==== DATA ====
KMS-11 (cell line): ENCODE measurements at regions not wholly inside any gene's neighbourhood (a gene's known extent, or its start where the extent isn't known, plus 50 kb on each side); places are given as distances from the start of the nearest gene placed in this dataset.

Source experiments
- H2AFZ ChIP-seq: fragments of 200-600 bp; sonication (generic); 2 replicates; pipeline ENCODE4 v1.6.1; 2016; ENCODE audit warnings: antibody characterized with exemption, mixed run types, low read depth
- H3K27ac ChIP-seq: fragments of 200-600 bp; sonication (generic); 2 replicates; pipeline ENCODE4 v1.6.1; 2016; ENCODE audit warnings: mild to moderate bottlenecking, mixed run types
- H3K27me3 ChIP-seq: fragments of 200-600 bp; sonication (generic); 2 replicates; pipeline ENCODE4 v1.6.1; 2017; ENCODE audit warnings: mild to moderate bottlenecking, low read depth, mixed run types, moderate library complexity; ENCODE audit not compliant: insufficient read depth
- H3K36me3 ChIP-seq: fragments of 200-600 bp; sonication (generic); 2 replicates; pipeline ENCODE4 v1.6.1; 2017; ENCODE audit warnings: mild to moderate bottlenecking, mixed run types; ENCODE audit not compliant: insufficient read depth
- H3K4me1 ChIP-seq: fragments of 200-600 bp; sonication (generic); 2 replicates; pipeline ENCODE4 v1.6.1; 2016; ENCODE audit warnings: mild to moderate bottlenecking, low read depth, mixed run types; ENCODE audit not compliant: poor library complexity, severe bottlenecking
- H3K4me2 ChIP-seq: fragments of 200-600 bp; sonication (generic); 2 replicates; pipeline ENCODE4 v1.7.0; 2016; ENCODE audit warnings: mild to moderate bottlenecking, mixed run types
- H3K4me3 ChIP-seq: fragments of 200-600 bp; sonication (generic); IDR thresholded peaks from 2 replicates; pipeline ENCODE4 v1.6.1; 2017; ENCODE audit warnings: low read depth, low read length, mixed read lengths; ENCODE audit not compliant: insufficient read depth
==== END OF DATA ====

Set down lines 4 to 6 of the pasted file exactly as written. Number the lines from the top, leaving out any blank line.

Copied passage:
- H3K27ac ChIP-seq: fragments of 200-600 bp; sonication (generic); 2 replicates; pipeline ENCODE4 v1.6.1; 2016; ENCODE audit warnings: mild to moderate bottlenecking, mixed run types
- H3K27me3 ChIP-seq: fragments of 200-600 bp; sonication (generic); 2 replicates; pipeline ENCODE4 v1.6.1; 2017; ENCODE audit warnings: mild to moderate bottlenecking, low read depth, mixed run types, moderate library complexity; ENCODE audit not compliant: insufficient read depth
- H3K36me3 ChIP-seq: fragments of 200-600 bp; sonication (generic); 2 replicates; pipeline ENCODE4 v1.6.1; 2017; ENCODE audit warnings: mild to moderate bottlenecking, mixed run types; ENCODE audit not compliant: insufficient read depth